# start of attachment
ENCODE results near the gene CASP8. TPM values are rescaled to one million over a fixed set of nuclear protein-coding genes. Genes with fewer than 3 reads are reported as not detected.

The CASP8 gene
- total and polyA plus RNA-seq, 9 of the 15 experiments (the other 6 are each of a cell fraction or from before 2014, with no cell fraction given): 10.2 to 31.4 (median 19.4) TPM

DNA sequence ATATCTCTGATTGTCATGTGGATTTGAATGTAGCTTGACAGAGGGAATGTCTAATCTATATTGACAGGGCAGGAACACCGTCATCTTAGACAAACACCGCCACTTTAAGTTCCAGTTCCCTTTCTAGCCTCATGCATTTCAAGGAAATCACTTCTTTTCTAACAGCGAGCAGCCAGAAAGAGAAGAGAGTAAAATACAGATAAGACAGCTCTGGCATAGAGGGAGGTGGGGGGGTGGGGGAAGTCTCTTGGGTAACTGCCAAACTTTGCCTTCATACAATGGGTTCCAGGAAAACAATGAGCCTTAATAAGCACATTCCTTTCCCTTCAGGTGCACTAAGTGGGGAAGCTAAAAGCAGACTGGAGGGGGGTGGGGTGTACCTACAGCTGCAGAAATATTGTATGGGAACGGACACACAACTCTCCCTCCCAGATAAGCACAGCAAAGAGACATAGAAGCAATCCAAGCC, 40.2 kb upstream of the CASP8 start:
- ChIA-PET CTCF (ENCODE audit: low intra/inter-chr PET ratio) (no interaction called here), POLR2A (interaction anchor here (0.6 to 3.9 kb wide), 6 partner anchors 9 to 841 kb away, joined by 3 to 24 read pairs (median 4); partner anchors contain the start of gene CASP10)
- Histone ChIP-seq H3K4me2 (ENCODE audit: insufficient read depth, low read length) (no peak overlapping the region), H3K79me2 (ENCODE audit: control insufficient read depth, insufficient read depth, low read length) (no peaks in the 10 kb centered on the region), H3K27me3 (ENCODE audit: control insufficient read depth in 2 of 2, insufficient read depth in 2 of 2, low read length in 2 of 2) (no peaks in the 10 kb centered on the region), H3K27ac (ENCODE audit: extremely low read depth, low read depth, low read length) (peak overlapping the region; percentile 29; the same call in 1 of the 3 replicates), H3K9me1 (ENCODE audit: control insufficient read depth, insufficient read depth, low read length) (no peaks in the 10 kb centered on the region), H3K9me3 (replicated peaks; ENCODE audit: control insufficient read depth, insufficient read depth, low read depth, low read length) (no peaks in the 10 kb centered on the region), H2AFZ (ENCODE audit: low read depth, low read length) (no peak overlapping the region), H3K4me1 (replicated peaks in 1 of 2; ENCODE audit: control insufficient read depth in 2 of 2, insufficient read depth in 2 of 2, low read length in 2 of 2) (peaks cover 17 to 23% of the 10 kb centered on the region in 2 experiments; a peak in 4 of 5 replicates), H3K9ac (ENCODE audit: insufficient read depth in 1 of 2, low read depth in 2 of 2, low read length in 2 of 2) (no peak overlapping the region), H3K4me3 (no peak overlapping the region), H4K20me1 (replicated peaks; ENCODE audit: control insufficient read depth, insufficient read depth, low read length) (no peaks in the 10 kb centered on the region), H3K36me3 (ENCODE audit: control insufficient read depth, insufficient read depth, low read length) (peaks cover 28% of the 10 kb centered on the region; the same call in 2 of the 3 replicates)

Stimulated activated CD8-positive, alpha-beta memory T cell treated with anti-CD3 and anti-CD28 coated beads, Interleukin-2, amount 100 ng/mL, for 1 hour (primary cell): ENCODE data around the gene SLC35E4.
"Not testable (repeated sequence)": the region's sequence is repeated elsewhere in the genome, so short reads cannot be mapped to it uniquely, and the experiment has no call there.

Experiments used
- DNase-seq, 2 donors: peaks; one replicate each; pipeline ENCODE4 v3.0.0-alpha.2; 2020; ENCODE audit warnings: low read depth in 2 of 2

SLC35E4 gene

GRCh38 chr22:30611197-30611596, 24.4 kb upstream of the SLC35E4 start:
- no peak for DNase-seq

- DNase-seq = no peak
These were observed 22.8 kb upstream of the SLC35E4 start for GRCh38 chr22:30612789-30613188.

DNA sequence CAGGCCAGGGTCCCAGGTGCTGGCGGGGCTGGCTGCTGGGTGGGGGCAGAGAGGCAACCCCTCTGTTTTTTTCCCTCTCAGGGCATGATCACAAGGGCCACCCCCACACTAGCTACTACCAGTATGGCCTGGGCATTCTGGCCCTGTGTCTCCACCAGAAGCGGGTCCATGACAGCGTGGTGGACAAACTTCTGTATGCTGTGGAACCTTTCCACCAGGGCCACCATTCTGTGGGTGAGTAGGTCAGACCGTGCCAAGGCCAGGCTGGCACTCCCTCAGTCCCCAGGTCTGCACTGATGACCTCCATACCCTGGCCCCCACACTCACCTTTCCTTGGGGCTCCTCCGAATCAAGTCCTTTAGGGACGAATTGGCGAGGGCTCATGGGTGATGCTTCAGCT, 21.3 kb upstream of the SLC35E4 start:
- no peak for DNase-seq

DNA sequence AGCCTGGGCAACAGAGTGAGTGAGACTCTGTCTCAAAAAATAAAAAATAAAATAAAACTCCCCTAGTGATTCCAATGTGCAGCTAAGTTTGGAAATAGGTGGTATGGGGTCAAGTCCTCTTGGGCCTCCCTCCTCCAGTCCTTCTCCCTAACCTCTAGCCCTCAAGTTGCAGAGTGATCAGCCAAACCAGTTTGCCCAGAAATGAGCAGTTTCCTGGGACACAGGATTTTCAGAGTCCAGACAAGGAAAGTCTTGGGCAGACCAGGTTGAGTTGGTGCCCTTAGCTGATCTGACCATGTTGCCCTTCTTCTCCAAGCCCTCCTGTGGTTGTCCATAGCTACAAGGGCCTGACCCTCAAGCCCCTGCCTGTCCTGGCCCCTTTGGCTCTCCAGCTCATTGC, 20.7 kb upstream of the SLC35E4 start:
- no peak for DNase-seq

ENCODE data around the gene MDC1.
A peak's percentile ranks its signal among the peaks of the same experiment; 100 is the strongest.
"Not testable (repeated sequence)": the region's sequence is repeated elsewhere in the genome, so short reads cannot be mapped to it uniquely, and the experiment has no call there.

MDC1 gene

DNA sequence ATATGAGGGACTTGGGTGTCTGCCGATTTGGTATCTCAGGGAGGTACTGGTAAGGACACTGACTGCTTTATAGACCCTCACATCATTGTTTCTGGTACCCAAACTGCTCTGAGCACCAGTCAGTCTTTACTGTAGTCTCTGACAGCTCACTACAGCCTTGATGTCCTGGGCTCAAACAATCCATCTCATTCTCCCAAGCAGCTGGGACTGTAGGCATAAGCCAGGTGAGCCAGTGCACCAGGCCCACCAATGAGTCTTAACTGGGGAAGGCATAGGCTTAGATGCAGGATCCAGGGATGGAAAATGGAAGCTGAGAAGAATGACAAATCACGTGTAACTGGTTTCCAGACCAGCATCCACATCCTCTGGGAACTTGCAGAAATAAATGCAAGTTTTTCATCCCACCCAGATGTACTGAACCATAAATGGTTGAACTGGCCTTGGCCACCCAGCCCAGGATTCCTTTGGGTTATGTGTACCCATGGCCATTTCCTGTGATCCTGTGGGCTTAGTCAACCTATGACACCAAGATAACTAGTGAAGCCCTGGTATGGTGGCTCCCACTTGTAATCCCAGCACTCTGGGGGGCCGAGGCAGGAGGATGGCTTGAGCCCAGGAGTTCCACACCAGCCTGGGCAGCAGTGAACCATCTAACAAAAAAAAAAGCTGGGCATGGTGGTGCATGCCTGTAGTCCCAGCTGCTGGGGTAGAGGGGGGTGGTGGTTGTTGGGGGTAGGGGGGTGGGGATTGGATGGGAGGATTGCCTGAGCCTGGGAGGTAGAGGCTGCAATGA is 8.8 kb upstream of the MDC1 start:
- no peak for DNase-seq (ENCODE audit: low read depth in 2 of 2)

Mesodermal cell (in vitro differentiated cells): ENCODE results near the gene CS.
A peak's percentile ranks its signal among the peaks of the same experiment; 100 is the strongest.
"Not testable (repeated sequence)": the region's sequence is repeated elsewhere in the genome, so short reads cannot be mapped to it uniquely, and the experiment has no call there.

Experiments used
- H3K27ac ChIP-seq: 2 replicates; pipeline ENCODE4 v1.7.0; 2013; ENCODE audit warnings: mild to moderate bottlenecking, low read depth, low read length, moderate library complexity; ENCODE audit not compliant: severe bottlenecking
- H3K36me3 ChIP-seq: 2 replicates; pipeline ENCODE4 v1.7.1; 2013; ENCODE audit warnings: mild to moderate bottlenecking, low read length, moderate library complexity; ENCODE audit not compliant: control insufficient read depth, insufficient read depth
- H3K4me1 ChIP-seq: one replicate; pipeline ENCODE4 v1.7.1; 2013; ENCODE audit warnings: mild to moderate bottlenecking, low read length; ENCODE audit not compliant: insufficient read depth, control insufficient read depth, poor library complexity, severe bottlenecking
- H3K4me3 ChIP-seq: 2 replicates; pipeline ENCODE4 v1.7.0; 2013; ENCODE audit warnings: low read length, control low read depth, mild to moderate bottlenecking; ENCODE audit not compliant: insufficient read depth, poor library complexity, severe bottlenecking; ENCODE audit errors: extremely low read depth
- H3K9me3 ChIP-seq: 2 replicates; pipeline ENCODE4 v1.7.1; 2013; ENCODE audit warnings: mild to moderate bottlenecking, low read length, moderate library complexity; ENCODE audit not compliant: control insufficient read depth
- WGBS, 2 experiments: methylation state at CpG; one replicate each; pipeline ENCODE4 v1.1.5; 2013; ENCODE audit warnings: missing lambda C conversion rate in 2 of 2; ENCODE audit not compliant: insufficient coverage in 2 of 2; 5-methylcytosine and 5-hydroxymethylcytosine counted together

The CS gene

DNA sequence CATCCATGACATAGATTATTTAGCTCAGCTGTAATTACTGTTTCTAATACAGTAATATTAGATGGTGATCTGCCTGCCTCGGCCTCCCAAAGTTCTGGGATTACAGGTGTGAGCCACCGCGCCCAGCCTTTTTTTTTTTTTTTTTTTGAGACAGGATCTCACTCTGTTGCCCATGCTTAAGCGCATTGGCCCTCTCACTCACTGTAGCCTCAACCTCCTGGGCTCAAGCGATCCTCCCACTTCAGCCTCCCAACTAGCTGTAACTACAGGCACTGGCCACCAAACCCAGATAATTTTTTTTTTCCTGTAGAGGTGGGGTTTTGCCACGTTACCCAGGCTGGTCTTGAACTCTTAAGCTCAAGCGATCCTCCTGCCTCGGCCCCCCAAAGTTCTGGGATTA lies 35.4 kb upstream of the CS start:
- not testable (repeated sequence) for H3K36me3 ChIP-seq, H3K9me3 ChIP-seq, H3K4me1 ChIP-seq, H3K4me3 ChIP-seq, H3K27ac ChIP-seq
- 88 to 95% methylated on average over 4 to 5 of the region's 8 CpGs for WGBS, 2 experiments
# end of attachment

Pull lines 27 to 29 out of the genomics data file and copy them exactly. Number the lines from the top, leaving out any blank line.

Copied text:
A peak's percentile ranks its signal among the peaks of the same experiment; 100 is the strongest.
"Not testable (repeated sequence)": the region's sequence is repeated elsewhere in the genome, so short reads cannot be mapped to it uniquely, and the experiment has no call there.

Experiments used